Announcements
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Announcements

KHS Research Fellowships

The Kentucky Historical Society is pleased to announce the recipients of the Fall 2016 KHS Research Fellowship grants:

Fall 2016 Scholarly Research Fellowships

J. Matthew Gallman (Professor of History University of Florida), “Kentucky Democrats and Family Politics: The Strange Case of ‘Willie’ Weller”

Robert P. Murray (Assistant Professor of History Mercy College), “Slavery Times in Kentucky, Redux”

Jonathan W. White (Associate Professor of American Studies and Senior Fellow, Center for American Studies, Christopher Newport University), “Abraham Lincoln and the Slave Trade”

2016 Oral History Research Fellowship

Rebecca Hasselbeck (doctoral candidate, Anthropology, University of California–Irvine), “Behind the Tracks: Social and Labor Relations in the United States Horse Racing Industry”

2016 Churchill Weavers Collection Fellowships

Ricki Dwyer (artist, independent scholar), “Weaving in Contemporary Culture”

Maggie Leininger (Assistant Professor, University of Louisville, Hite Art Institute; Director, International Honor Quilt Project), “Churchill Weavers and Textile Industrialization” [End Page 311]

Fellowships are awarded annually in two cycles. Application deadlines for the KHS Scholarly Research Fellowship program are March 1 and September 1 each year. For more information about the KHS Scholarly Research Fellowship program, visit our website: http://history.ky.gov/research-fellowships/. Churchill Weavers Collection (CWC) fellowships are awarded annually. The application deadline for CWC fellowships is September 1. For more information, visit our website: http://history.ky.gov/khs-fellowship-guidelines/.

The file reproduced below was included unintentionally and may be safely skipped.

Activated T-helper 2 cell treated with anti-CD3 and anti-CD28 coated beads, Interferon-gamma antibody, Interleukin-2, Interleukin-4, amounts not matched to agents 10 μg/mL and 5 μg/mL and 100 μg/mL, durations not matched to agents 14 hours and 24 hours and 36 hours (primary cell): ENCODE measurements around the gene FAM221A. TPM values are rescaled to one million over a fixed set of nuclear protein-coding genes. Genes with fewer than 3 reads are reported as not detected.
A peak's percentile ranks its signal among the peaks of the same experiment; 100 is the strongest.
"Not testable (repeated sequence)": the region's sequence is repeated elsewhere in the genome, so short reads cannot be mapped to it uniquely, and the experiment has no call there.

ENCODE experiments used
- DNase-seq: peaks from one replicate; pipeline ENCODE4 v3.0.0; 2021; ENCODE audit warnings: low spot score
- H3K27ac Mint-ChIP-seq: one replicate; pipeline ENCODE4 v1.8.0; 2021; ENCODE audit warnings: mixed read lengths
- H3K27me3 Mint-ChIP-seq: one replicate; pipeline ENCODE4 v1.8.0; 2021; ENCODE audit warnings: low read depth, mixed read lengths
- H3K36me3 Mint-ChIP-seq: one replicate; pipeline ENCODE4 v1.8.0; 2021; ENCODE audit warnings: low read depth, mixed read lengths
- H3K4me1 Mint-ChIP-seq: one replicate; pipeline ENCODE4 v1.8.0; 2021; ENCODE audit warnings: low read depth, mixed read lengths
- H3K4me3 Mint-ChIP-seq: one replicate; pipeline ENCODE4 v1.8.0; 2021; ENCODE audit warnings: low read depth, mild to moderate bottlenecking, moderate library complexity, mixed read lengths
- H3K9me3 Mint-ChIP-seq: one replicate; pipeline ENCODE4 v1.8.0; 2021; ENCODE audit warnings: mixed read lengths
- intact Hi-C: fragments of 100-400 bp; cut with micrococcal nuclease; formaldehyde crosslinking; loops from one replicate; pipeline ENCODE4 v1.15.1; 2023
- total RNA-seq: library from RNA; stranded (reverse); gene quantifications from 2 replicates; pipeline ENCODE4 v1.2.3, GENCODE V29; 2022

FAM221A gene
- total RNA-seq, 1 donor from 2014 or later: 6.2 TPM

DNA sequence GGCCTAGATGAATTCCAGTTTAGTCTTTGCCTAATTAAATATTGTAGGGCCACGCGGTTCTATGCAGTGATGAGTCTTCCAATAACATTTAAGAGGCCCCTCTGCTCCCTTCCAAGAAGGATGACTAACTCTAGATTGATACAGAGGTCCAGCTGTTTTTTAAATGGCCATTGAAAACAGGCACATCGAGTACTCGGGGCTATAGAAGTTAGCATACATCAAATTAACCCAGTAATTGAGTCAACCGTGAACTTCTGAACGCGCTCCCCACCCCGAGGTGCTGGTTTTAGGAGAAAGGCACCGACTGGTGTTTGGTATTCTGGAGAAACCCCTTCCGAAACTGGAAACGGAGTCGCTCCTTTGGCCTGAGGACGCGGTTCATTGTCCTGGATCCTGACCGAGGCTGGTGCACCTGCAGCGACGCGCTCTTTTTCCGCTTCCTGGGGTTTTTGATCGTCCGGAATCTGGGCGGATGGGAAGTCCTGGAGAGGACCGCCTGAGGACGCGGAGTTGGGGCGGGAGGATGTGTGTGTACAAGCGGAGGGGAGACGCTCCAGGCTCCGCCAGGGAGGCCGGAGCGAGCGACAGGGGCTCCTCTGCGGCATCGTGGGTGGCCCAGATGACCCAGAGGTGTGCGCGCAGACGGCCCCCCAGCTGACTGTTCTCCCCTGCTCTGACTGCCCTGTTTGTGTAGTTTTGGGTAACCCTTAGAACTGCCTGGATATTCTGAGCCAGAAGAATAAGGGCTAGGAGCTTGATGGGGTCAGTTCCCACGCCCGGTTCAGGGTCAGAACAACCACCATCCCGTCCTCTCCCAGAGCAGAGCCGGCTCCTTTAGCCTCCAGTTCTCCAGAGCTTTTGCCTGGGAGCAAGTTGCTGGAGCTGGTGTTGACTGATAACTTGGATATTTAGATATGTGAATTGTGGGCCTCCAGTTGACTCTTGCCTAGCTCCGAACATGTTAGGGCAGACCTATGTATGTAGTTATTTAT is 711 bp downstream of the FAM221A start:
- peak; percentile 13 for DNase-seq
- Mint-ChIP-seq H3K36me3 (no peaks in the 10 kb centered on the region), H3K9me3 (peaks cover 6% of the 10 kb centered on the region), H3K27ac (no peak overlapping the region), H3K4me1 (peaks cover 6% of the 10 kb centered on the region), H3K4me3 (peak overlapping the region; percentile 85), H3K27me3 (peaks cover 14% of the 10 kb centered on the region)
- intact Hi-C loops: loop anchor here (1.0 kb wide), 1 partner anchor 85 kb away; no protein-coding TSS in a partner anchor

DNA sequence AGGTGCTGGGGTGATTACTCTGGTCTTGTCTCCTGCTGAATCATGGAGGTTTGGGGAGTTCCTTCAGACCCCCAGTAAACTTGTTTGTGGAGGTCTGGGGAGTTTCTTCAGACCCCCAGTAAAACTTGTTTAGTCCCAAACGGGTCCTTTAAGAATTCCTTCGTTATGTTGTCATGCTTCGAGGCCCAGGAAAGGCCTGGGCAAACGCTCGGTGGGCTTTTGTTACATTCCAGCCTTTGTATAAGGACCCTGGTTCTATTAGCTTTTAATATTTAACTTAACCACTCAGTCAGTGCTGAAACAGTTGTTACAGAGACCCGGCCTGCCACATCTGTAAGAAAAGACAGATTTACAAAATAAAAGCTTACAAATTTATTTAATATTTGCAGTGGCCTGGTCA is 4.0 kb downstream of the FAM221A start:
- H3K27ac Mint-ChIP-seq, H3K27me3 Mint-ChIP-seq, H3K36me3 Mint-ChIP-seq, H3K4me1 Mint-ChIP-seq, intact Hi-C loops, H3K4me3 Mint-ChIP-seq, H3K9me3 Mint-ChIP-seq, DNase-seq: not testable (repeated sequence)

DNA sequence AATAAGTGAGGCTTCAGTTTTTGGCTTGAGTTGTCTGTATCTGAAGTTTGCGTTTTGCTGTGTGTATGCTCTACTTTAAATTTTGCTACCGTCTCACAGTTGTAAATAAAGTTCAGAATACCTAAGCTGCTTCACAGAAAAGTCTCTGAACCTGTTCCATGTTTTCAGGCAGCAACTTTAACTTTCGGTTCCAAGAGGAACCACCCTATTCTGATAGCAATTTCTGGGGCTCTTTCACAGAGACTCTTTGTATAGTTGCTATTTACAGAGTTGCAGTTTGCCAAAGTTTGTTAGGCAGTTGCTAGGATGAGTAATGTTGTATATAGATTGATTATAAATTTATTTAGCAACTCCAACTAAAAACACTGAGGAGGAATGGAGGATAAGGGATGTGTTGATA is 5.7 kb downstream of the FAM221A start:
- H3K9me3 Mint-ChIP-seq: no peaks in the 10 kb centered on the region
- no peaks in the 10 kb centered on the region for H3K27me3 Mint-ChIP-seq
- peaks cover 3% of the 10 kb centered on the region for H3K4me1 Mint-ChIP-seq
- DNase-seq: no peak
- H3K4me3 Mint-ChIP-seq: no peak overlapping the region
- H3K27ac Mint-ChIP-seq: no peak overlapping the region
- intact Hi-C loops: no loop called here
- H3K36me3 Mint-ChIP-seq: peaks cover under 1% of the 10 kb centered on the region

Civil War Governors of Kentucky Symposium, June 8–9, 2017

On June 8–9, 2017, KHS and guest convener Amy Murrell Taylor will host ten acclaimed U.S. historians and Organization of American Historians President-elect Edward L. Ayers for a symposium celebrating the initial publication of the Civil War Governors of Kentucky Digital Documentary Edition (CWGK). Each participant will produce short, trailblazing papers that will analyze a different set of documents within the CWGK corpus and propose a list of new historiographical questions that need to be addressed through CWGK materials and using CWGK tools. In addition, a special session for K-12 teachers and museum professionals will discuss the use of digital infrastructure to teach historical thinking to students: formulating questions about causation, testing assumptions with evidence, evaluating the reliability of information, and embracing complexity and contingency. A special 2019 issue of the Register will publish the symposium proceedings. Follow CWGK at CivilWarGovernors.org for more information about the event. [End Page 312]

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